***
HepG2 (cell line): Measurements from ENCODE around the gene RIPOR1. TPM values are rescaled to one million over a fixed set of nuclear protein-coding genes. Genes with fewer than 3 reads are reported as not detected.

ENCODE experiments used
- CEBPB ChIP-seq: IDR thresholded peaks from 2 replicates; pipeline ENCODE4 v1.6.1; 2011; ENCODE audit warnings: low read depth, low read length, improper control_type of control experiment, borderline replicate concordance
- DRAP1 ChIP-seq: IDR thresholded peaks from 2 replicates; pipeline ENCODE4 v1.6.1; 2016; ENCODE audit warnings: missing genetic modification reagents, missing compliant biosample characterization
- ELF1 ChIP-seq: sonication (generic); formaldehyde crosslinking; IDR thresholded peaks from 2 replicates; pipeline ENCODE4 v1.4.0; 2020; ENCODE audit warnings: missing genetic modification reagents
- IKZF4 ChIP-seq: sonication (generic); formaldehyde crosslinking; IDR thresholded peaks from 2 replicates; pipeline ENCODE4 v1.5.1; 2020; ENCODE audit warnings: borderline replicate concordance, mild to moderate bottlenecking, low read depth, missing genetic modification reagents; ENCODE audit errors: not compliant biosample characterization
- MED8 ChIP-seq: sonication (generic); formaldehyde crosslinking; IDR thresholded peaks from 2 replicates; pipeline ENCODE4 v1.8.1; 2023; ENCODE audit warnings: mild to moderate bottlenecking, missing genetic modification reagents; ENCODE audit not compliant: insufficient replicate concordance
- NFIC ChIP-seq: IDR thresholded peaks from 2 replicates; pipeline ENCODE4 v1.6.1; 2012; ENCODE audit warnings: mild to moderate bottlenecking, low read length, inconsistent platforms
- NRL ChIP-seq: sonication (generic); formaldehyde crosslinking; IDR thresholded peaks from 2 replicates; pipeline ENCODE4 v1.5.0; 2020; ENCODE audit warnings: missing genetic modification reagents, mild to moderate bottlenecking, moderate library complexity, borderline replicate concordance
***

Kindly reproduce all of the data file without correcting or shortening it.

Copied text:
HepG2 (cell line): Measurements from ENCODE around the gene RIPOR1. TPM values are rescaled to one million over a fixed set of nuclear protein-coding genes. Genes with fewer than 3 reads are reported as not detected.

ENCODE experiments used
- CEBPB ChIP-seq: IDR thresholded peaks from 2 replicates; pipeline ENCODE4 v1.6.1; 2011; ENCODE audit warnings: low read depth, low read length, improper control_type of control experiment, borderline replicate concordance
- DRAP1 ChIP-seq: IDR thresholded peaks from 2 replicates; pipeline ENCODE4 v1.6.1; 2016; ENCODE audit warnings: missing genetic modification reagents, missing compliant biosample characterization
- ELF1 ChIP-seq: sonication (generic); formaldehyde crosslinking; IDR thresholded peaks from 2 replicates; pipeline ENCODE4 v1.4.0; 2020; ENCODE audit warnings: missing genetic modification reagents
- IKZF4 ChIP-seq: sonication (generic); formaldehyde crosslinking; IDR thresholded peaks from 2 replicates; pipeline ENCODE4 v1.5.1; 2020; ENCODE audit warnings: borderline replicate concordance, mild to moderate bottlenecking, low read depth, missing genetic modification reagents; ENCODE audit errors: not compliant biosample characterization
- MED8 ChIP-seq: sonication (generic); formaldehyde crosslinking; IDR thresholded peaks from 2 replicates; pipeline ENCODE4 v1.8.1; 2023; ENCODE audit warnings: mild to moderate bottlenecking, missing genetic modification reagents; ENCODE audit not compliant: insufficient replicate concordance
- NFIC ChIP-seq: IDR thresholded peaks from 2 replicates; pipeline ENCODE4 v1.6.1; 2012; ENCODE audit warnings: mild to moderate bottlenecking, low read length, inconsistent platforms
- NRL ChIP-seq: sonication (generic); formaldehyde crosslinking; IDR thresholded peaks from 2 replicates; pipeline ENCODE4 v1.5.0; 2020; ENCODE audit warnings: missing genetic modification reagents, mild to moderate bottlenecking, moderate library complexity, borderline replicate concordance